- 12 updates
Education Minister David Laws has denied there is a rift between Vince Cable and Lib Dem leader Nick Clegg over economic policy.
"Vince Cable is backing the leadership in the economy debate," he told Channel 4 News.
Laws continued: "He has made it very clear throughout the week he supports the motion.
"He is united both on the tax motion that we are debating tomorrow and on the wider economy motion".
Tensions between Nick Clegg and Vince Cable over the economy appear to have broken into the open as the Liberal Democrat leader appeals for activists' backing on the key issue.
Mr Clegg will take the unusual step of speaking in favour of a party conference motion that endorses the coalition's strategy and fiscal mandate.
However, his Business Secretary will not take part in the debate in Glasgow tomorrow - despite earlier suggestions that he would.
Aides also refused to confirm whether Mr Cable would vote in favour of the motion, indicating that he believed it could be "improved".
Plans to introduce tougher controls to prevent children finding porn on the internet have been thrown out at the Liberal Democrat conference.
Members of the party described the proposals to allow parents to block certain sites as "illiberal" before overwhelmingly rejecting them in a vote.
The policy now goes back to senior party figures for redrafting. They will then decide whether they wants to resubmit the stricter measures to Lib Dem members for another vote at a later date.
Tonight's vote puts the Lib Dems at odds with the Conservatives. Earlier this year, Prime Minister David Cameron spearheaded a new initiative aimed at getting internet providers to put in place internet filters.
Deputy Prime Minister Nick Clegg has dodged a question from ITV News' political correspondent Libby Weiner over whether he will support "the blues or the reds next time" after a successful game of table football.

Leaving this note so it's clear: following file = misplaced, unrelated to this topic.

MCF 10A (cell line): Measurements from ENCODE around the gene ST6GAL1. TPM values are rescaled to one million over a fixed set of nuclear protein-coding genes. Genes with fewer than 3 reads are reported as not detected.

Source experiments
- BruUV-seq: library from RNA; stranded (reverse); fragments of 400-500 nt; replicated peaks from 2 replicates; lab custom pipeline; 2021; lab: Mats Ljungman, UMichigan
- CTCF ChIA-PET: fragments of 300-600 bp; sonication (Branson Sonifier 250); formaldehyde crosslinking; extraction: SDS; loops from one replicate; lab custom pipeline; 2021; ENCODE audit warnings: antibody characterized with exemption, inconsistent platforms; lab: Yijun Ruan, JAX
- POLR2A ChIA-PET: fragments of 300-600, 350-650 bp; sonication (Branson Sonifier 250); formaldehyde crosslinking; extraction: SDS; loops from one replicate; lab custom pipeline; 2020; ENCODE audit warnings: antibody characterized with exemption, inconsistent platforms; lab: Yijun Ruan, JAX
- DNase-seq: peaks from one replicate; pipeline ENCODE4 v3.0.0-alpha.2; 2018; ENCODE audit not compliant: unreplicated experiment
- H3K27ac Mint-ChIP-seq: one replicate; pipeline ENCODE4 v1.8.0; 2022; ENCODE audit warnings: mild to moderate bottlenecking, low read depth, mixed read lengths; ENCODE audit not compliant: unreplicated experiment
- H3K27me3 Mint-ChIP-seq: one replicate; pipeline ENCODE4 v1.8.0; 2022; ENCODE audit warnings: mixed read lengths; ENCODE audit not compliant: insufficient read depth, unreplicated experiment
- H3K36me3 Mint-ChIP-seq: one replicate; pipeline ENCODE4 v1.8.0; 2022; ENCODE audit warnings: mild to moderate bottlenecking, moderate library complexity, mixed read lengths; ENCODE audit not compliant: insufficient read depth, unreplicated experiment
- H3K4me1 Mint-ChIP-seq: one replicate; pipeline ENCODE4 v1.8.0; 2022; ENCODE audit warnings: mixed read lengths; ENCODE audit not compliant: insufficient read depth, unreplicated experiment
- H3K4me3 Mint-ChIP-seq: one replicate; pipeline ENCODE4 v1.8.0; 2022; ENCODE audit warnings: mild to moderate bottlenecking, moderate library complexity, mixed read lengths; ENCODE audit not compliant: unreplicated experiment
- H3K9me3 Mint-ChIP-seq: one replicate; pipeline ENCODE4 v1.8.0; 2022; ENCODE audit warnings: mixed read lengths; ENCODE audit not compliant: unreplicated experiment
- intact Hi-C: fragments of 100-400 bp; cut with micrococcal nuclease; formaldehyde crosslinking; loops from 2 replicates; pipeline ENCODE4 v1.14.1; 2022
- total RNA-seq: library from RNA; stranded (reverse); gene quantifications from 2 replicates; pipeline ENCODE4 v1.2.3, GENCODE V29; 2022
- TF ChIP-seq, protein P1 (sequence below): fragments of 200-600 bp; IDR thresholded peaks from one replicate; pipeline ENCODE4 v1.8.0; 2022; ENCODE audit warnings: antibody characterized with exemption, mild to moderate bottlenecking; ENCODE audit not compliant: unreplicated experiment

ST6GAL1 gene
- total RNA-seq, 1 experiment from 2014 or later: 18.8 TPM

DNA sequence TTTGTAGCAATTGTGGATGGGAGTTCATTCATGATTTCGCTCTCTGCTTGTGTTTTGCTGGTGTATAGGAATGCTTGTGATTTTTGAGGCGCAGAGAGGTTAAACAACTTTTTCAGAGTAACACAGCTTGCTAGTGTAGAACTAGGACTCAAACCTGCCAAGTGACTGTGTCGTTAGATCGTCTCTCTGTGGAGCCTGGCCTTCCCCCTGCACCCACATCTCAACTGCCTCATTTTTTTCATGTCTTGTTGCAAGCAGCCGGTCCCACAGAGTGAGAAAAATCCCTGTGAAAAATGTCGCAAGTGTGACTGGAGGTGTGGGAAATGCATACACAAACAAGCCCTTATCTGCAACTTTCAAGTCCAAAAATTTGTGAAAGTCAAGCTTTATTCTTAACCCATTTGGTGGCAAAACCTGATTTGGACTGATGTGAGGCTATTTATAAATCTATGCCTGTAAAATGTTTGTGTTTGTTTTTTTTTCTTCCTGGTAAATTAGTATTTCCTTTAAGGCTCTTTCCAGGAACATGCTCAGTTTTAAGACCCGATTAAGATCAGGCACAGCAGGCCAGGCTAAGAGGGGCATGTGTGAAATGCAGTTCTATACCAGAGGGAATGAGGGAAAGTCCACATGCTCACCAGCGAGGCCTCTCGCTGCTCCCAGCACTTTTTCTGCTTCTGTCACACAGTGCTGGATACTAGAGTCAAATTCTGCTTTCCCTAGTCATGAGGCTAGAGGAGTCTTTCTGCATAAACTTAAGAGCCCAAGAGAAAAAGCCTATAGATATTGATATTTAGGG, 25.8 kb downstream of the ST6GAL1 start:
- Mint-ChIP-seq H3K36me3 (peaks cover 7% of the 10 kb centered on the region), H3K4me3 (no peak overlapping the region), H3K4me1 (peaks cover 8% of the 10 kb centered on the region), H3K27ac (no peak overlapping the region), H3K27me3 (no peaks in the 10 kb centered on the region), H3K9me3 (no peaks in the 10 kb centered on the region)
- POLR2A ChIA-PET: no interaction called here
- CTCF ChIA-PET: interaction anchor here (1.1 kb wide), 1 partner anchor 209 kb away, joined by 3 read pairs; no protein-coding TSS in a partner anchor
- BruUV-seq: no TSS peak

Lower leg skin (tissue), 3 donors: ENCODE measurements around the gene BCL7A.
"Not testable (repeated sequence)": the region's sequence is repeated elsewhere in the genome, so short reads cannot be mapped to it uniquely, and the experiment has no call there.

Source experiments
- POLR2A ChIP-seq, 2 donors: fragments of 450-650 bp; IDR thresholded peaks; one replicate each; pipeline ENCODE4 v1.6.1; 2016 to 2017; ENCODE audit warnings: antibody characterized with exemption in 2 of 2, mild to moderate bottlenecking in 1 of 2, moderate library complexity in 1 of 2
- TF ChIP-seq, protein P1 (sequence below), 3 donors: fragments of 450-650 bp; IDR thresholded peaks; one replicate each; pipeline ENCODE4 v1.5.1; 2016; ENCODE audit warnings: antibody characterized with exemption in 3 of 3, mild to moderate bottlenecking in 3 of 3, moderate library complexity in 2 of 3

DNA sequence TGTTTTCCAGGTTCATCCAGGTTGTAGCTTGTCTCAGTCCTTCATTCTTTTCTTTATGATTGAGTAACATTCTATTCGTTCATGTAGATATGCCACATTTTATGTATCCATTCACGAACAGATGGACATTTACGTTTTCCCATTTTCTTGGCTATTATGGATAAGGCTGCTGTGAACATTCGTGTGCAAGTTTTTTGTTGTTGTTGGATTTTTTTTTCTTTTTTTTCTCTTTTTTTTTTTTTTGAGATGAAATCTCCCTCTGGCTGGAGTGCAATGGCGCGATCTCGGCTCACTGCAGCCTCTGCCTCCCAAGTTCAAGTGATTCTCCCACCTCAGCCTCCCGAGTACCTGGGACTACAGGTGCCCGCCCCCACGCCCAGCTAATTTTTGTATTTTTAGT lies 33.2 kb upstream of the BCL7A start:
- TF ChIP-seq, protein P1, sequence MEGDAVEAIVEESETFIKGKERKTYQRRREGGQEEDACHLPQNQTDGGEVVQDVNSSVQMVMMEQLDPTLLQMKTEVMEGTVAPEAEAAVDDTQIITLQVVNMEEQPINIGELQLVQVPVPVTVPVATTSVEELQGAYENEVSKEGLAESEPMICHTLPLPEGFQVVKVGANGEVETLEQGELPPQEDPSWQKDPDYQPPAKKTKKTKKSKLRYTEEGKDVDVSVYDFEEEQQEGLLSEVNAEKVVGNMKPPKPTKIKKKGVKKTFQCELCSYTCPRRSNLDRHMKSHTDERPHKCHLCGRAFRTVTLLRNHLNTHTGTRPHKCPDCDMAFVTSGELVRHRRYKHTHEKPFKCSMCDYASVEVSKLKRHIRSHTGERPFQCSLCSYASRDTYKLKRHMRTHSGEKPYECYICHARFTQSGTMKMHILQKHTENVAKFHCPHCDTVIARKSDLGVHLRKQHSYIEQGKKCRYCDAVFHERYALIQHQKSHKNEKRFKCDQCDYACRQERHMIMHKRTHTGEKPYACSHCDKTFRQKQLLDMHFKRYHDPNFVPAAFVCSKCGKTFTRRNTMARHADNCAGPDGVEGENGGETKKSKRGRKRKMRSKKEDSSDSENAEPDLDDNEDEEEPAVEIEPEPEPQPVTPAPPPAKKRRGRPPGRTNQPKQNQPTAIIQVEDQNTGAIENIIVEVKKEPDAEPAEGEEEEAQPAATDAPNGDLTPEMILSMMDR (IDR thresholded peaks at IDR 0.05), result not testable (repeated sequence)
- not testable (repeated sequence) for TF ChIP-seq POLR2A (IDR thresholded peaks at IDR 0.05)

"Well there's no yellow team on the table," he said. "When there is, we'll make up our minds."
The Liberal Democrats are responsible for a "huge amount" of the best policies to have come out of the coalition, David Laws has claimed.
Schools Minister Mr Laws, who is one of Nick Clegg's closest allies, credited the Lib Dems for coming up with the government's "main tax policy".
He said: "The biggest, most expensive policy that the coalition is delivering is the policy to raise the tax-free personal allowance to £10,000 per year, helping people in lower and middle incomes - that's straight out of the front page of the Lib Dem manifesto."
Speaking on the second day of the party's autumn conference in Glasgow, he compared this to an "odd" pledge by David Cameron to raise the inheritance tax threshold for millionaires to £1m, before it was eventually "junked" by his party.
Lib Dem leader Nick Clegg has said his party would make sure low-wage earners would not pay income tax if his party wins the next election.
Speaking to the BBC's Andrew Marr show, he said: "Tax fairness will of course be one of the signature tunes for the Liberal Democrats.
"We are committed as a party and I'm very committed to this, to raising the allowance further, such as you pay no income tax, equivalent to the minimum wage."
Lib Dem leader Nick Clegg said a Labour government would "wreck" the recovery and Tories governing alone would produce a recovery that was "neither fair or stable".
Speaking to the BBC's Andrew Marr show, he refused to be drawn on what his "red lines" might be in any coalition negotiations - the policies he "would die in a ditch for".
Mr Clegg said that another coalition government would be the best outcome for the country because it enables the Liberal Democrats to act as a restraining influence on the larger parties of the left and right.
Lord Andrew Adonis, a member of the Labour team who negotiated with the Liberal Democrats over a possible pact in 2010 has given a scathing assessment of the Lib Dems' performance in coalition.
He wrote in The Observer: "Clegg made a series of serious misjudgments which are costing the country (and his party) dear.
"He has given David Cameron a large majority in return for little more than the power to apply an occasional brake - a power he would have possessed more strongly had the Tories formed a minority government. For the Lib Dems, it has been an exercise in irrelevance.
"For the country, it has yielded years of austerity economics for which they never voted."
The Liberal Democrats are facing a "dilemma", the co-editor of Liberal Democrat Voice said today, after a poll found that large majorities of party councillors and activists would prefer it to go into coalition with Labour than the Conservatives in 2015 if it produces a hung parliament.
Stephen Tall said:
The Liberal Democrats could work with Labour, the employment minister has told the Independent on Sunday, after a new poll revealed that four out of 10 party activists want the Nick Clegg to form a coalition with Labour in 2015.
Jo Swinson added: